The United Kingdom has made tremendous progress in recovering from the largest economic crisis in 80 years. And this progress has laid the foundations for further reforms needed to boost productivity and inclusiveness.
The challenge before us is clear. It is no longer possible for us to think about inequalites and growth separately. We need to promote more Inclusive Growth to ensure the recovery and lay the foundations for a shared and affluent future.
We therefore need a “copernician” change in our approach to the growth – inequality nexus: let’s not think growth first, and inequality thereafter but let’s consider both of them, together, in their circularity. In other words, let’s think “Inclusive Growth”, right from the start, and let’s make it another touchstone of our efforts and complement the Pittsburgh tryptic of strong, sustainable and balanced growth!
Going for Growth is the OECD’s flagship report on structural policies. The purpose of Going for Growth is to help governments setting a reform agenda to improve citizens’ well-being. It has been instrumental in helping G20 countries to develop growth strategies to raise their combined gross domestic product (GDP) by 2% over baseline projections by 2018 – as agreed by G20 Leaders in Brisbane last year.
On the occasion of the OECD High Level Policy Forum on Migration taking place on December 1 and 2 2014, Secretary General Angel Gurria congratulates President Obama on taking action to address the unsustainable situation of undocumented immigrants.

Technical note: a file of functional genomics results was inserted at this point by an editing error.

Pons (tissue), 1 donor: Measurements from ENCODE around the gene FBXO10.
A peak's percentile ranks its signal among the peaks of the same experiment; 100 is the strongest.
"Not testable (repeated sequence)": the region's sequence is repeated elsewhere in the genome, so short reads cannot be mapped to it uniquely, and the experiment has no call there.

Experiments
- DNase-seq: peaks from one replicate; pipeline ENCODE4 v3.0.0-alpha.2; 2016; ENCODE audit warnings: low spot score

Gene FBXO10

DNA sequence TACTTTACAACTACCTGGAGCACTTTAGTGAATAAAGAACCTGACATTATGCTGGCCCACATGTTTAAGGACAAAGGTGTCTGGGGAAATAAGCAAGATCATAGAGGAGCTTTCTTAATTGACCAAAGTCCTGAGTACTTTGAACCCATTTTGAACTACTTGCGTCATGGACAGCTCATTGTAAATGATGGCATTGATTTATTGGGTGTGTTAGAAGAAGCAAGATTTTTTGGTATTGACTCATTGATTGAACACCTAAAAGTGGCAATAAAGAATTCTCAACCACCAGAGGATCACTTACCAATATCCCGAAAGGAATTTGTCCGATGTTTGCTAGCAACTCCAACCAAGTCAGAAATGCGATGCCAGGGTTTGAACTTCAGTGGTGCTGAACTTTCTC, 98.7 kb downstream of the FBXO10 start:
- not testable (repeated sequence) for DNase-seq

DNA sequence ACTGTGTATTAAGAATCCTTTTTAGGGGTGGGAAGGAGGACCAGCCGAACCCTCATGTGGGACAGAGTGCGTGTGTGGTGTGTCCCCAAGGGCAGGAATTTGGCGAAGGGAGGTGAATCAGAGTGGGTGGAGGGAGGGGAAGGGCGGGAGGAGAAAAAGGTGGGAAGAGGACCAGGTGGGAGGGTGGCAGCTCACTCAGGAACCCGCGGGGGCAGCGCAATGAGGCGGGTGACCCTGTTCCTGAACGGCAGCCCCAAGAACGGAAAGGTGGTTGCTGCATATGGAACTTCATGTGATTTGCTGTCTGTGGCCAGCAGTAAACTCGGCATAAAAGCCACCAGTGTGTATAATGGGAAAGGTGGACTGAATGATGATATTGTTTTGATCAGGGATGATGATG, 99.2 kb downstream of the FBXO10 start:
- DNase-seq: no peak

Statement made by the Secretary-General during session 1 of the Leader's Summit in Brisbane.
The G20 needs to go structural, social, and green! With fiscal and monetary policy room nearly exhausted, structural reforms are the best choices, sometimes the only choice. The OECD battle cry in this regard has been unchanged since 2008: “go structural!”.
The OECD Secretary-General, Angel Gurria, congratulates Prime Minister Renzi on the passing by the Italian Senate of a bill enabling the government to elaborate a comprehensive reform of the labour market – the so-called Jobs Act.
Tackling the epidemic of unemployment and underemployment that OECD countries have been facing since the first years of the crisis has been one of the top priorities at the OECD. In recent years, real wages have grown slowly, or even declined, bringing further hardship. Better policies for more and better jobs are needed.
Un mensaje claro que resulta de este Foro es que, a pesar de algunos signos de mejora, seguimos teniendo una enorme tarea por delante. Nuestras últimas proyecciones estiman que la tasa de desempleo para el conjunto de la OCDE caerá de 7,7% a finales de 2013 a 7,1% a finales de 2015.